Is there particular food culture in Korea you want to study more or try using at your restaurant?

We [plan to] bring back a lot of fermented foods. I think that Korea’s future food objectives will be set up with these fermented foods [enjoyed over the years and now considered to be traditional.] We believe that the new research topics have to be focused on health and fermentation. [Janire Zubizarreta of Mugaritz’s communications team added that the team is very interested in the pickles that Koreans make with vegetables and herbs, and it will try to use the same technique to work with Spanish herbs and vegetables.] We have visited several restaurants, markets and [research centers for fermented foods and traditional farms], and will try to use all the new [lessons] in our kitchen once we go back home.



What could help Korea develop and promote its cuisine more effectively?

I think the key point is to be able to be creative and to work on avant-garde ideas and techniques without forgetting tradition, the soul of one’s culture. Nowadays in Europe, we are very interested in Korean fermentation, but through the lens of our own heritage.



How is food now being served at Mugaritz different from what you have served before?

I cannot share with you many details at the moment because it is a surprise. It is true that this year is very special for us because it is our 20th anniversary, which is a miracle for us, because I always say that Mugaritz is a system error. Every year is very special for us because somehow we start again. This year we invite our guests to actively participate in the construction of the experience: a narrative which will last for approximately two and a half hours. A series of intertwined elements will welcome guests and they will be left to question whether to eat and drink or to seize the occasion. We will celebrate 20 years of teamwork, pledges, hopes and efforts focused on consolidating a proper language within gastronomy to share an approach to living through our menu.



How has Mugaritz changed over the past 20 years?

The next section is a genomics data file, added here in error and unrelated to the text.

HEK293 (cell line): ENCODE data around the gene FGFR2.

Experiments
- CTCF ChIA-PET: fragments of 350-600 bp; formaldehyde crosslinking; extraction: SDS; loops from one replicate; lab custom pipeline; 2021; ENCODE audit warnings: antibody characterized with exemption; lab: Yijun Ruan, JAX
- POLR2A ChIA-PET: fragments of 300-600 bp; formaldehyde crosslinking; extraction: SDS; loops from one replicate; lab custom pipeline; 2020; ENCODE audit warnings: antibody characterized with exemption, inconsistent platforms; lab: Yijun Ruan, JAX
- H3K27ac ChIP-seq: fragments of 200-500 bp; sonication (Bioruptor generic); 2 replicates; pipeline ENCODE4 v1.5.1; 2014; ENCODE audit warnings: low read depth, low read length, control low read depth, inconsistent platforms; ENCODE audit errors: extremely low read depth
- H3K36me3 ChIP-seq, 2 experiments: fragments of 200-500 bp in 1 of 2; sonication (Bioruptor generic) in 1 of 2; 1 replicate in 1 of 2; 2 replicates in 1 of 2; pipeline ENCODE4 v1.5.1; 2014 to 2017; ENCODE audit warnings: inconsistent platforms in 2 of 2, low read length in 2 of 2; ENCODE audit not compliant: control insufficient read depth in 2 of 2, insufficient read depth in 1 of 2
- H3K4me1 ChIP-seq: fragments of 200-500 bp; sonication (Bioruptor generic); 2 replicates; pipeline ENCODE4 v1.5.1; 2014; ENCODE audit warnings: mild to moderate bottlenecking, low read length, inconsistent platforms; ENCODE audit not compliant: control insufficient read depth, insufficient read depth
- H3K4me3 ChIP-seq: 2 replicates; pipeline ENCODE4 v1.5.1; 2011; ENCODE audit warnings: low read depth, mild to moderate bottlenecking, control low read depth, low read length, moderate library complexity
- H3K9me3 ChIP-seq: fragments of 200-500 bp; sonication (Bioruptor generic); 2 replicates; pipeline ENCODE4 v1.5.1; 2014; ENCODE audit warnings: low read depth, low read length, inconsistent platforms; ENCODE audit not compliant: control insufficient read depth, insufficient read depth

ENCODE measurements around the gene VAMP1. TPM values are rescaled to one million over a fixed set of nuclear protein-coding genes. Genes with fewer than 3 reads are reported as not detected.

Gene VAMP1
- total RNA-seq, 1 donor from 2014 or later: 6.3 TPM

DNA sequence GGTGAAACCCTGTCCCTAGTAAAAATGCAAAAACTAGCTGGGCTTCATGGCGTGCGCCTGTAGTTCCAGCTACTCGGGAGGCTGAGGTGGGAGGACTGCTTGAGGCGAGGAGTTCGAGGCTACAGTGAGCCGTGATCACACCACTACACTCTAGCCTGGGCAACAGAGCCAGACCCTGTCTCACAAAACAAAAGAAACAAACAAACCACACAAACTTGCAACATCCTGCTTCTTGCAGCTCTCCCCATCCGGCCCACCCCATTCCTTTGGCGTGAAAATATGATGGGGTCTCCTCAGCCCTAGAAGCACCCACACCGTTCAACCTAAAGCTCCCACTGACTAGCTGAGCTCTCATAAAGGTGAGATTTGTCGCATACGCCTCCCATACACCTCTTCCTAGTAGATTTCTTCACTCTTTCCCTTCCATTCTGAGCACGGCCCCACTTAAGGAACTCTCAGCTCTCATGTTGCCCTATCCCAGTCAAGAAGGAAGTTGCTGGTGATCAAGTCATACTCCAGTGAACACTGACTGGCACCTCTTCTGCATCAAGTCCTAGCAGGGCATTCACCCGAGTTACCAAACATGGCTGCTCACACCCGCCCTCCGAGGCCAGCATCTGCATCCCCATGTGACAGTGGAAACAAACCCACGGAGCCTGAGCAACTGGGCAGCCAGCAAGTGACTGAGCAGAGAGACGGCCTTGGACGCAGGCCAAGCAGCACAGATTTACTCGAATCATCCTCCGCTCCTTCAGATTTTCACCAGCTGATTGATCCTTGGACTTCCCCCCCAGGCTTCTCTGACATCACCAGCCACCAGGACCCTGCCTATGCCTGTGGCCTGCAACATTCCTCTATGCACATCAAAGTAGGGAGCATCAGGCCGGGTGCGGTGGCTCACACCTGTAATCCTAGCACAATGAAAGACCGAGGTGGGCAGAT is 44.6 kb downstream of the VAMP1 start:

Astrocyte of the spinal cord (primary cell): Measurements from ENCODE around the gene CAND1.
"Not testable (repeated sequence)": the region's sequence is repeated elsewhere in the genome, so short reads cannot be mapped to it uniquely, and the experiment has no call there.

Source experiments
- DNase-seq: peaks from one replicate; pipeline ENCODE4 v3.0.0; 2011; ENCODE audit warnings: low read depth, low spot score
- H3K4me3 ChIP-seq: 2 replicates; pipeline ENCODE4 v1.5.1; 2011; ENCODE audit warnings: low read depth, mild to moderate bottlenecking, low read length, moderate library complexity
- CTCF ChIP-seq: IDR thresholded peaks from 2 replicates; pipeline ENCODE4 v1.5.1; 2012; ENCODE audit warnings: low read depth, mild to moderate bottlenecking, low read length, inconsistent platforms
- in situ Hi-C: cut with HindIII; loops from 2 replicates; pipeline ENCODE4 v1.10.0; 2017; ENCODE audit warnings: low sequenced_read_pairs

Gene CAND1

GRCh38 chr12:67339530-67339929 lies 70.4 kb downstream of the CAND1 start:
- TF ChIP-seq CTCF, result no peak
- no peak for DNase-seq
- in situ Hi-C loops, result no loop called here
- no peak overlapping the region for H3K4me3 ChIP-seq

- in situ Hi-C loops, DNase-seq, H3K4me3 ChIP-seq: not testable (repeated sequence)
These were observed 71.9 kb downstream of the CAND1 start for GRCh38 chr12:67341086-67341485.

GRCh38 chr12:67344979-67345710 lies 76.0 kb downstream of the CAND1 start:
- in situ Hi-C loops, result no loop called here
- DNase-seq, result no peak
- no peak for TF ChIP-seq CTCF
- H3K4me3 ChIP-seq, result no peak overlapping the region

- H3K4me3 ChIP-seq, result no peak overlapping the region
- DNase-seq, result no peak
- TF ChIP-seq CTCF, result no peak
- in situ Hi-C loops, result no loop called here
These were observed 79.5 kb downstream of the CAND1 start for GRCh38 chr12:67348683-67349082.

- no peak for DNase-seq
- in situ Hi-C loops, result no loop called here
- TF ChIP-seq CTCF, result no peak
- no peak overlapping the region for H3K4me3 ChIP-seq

It is clear that we have gone from a kitchen where food was simply handcrafted by cooks to another level where the ideas behind dishes are more highly valued. We say that there has been an evolution to perhaps a more reflective kitchen or at least the restaurant is projecting further than just providing a purely sensory experience. Let’s say that the team currently knows and recognizes the implications of what eating has on the life we live, the way in which we behave as a society and the impact of these actions on the planet we inhabit. We are in a position to make a kitchen more responsible.



What is the biggest source of power that keeps the restaurant going strong?

Attitude is a must. We have a sentence written in the restaurant’s kitchen: The difference between the possible and the impossible is measured by man’s determination. That sentence is our philosophy. We never had a lot of resources but instead we have a lot of different takes on attitude. It is also important that we managed to have built an ecosystem where creativity and pushing one another to go beyond their limits is already a routine. My kitchen is not in the territory of comfort which people sometimes expect from a restaurant. We are completely on a search and what we can offer to eaters is a journey through those doubts. For example, one of the dishes this year is a reflection on life and death - it is a live, baby eel swimming in a warm broth. It is challenging for the guests.



What is creativity to you?

Creativity is principally a state of mind. And creativity is also a tool. It is a tool to solve our problems. If we want to achieve some dish, we take it as a problem to solve. So we start [by doing] research and doing tests until we finally achieve what we want. But creativity is also a way of being and a routine at Mugaritz. Creativity has to be experiential. Mugaritz is a live environment. We change things every day because creativity never stops.

BY LEE SUN-MIN [summerlee@joongang.co.kr]